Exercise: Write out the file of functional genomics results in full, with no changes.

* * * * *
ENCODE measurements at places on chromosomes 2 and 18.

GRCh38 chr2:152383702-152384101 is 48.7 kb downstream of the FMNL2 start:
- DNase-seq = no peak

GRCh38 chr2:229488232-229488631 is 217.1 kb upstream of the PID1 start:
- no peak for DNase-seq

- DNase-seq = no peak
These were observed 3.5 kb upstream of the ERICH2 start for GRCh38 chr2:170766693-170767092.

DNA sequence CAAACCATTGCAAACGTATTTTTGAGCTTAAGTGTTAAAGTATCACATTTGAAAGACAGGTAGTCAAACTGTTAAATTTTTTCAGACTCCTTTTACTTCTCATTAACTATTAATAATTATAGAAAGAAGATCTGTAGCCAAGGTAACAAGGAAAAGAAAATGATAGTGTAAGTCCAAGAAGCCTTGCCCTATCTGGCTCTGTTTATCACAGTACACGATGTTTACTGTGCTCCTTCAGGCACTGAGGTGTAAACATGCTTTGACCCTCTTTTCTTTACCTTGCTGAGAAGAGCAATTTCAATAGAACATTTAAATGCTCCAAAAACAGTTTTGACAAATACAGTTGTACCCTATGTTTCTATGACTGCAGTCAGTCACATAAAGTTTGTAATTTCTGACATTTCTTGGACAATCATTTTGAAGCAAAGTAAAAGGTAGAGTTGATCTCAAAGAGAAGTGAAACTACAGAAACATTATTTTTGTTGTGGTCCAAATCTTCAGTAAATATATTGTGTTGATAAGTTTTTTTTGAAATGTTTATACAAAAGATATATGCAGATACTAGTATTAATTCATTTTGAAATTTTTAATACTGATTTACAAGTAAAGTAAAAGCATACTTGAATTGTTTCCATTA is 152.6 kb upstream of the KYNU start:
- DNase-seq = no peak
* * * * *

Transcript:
ENCODE measurements at places on chromosomes 2 and 18.

GRCh38 chr2:152383702-152384101 is 48.7 kb downstream of the FMNL2 start:
- DNase-seq = no peak

GRCh38 chr2:229488232-229488631 is 217.1 kb upstream of the PID1 start:
- no peak for DNase-seq

- DNase-seq = no peak
These were observed 3.5 kb upstream of the ERICH2 start for GRCh38 chr2:170766693-170767092.

DNA sequence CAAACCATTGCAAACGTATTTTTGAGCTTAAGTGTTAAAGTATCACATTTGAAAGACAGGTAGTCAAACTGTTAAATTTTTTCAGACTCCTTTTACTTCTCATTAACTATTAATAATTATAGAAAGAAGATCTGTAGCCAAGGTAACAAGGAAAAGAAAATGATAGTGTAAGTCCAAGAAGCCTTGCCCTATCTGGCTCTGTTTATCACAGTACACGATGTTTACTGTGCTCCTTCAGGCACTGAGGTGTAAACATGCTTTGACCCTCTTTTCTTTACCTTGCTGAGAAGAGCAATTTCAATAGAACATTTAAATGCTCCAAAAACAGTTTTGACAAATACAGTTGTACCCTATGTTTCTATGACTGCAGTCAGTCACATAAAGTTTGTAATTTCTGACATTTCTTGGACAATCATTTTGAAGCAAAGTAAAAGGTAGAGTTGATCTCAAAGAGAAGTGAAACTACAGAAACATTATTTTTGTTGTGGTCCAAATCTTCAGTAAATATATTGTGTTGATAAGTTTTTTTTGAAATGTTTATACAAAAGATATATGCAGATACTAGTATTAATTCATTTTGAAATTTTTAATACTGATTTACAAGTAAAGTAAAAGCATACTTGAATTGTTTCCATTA is 152.6 kb upstream of the KYNU start:
- DNase-seq = no peak